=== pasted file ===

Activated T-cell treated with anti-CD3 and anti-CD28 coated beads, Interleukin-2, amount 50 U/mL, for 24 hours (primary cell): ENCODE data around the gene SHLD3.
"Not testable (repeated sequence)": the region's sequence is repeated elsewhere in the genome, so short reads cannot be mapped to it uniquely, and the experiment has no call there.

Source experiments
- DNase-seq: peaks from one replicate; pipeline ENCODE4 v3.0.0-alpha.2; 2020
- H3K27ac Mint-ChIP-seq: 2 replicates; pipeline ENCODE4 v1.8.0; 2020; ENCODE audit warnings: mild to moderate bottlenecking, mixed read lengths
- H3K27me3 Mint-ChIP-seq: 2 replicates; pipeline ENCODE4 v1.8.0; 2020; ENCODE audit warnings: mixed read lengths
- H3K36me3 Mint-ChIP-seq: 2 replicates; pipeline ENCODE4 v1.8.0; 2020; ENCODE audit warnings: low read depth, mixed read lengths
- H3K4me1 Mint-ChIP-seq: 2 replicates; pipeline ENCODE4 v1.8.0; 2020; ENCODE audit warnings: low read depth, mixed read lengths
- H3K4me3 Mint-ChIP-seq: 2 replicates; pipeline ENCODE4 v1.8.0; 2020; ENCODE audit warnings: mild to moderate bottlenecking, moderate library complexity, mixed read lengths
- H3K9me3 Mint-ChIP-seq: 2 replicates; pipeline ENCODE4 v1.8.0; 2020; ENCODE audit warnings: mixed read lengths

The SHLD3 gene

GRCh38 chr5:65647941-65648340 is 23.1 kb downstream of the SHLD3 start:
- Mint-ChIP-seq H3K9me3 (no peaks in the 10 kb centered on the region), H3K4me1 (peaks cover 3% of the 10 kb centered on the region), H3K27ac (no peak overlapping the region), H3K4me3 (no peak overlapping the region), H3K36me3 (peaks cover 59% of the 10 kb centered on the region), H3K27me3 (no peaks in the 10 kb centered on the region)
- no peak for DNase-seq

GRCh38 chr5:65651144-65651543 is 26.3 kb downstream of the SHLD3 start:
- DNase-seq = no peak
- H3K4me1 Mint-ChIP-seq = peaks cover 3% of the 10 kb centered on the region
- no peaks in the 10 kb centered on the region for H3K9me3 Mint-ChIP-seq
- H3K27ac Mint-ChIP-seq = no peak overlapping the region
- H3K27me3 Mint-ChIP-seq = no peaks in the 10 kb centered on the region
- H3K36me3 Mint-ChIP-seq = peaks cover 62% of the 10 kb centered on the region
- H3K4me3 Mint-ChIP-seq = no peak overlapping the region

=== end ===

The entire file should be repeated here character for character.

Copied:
Activated T-cell treated with anti-CD3 and anti-CD28 coated beads, Interleukin-2, amount 50 U/mL, for 24 hours (primary cell): ENCODE data around the gene SHLD3.
"Not testable (repeated sequence)": the region's sequence is repeated elsewhere in the genome, so short reads cannot be mapped to it uniquely, and the experiment has no call there.

Source experiments
- DNase-seq: peaks from one replicate; pipeline ENCODE4 v3.0.0-alpha.2; 2020
- H3K27ac Mint-ChIP-seq: 2 replicates; pipeline ENCODE4 v1.8.0; 2020; ENCODE audit warnings: mild to moderate bottlenecking, mixed read lengths
- H3K27me3 Mint-ChIP-seq: 2 replicates; pipeline ENCODE4 v1.8.0; 2020; ENCODE audit warnings: mixed read lengths
- H3K36me3 Mint-ChIP-seq: 2 replicates; pipeline ENCODE4 v1.8.0; 2020; ENCODE audit warnings: low read depth, mixed read lengths
- H3K4me1 Mint-ChIP-seq: 2 replicates; pipeline ENCODE4 v1.8.0; 2020; ENCODE audit warnings: low read depth, mixed read lengths
- H3K4me3 Mint-ChIP-seq: 2 replicates; pipeline ENCODE4 v1.8.0; 2020; ENCODE audit warnings: mild to moderate bottlenecking, moderate library complexity, mixed read lengths
- H3K9me3 Mint-ChIP-seq: 2 replicates; pipeline ENCODE4 v1.8.0; 2020; ENCODE audit warnings: mixed read lengths

The SHLD3 gene

GRCh38 chr5:65647941-65648340 is 23.1 kb downstream of the SHLD3 start:
- Mint-ChIP-seq H3K9me3 (no peaks in the 10 kb centered on the region), H3K4me1 (peaks cover 3% of the 10 kb centered on the region), H3K27ac (no peak overlapping the region), H3K4me3 (no peak overlapping the region), H3K36me3 (peaks cover 59% of the 10 kb centered on the region), H3K27me3 (no peaks in the 10 kb centered on the region)
- no peak for DNase-seq

GRCh38 chr5:65651144-65651543 is 26.3 kb downstream of the SHLD3 start:
- DNase-seq = no peak
- H3K4me1 Mint-ChIP-seq = peaks cover 3% of the 10 kb centered on the region
- no peaks in the 10 kb centered on the region for H3K9me3 Mint-ChIP-seq
- H3K27ac Mint-ChIP-seq = no peak overlapping the region
- H3K27me3 Mint-ChIP-seq = no peaks in the 10 kb centered on the region
- H3K36me3 Mint-ChIP-seq = peaks cover 62% of the 10 kb centered on the region
- H3K4me3 Mint-ChIP-seq = no peak overlapping the region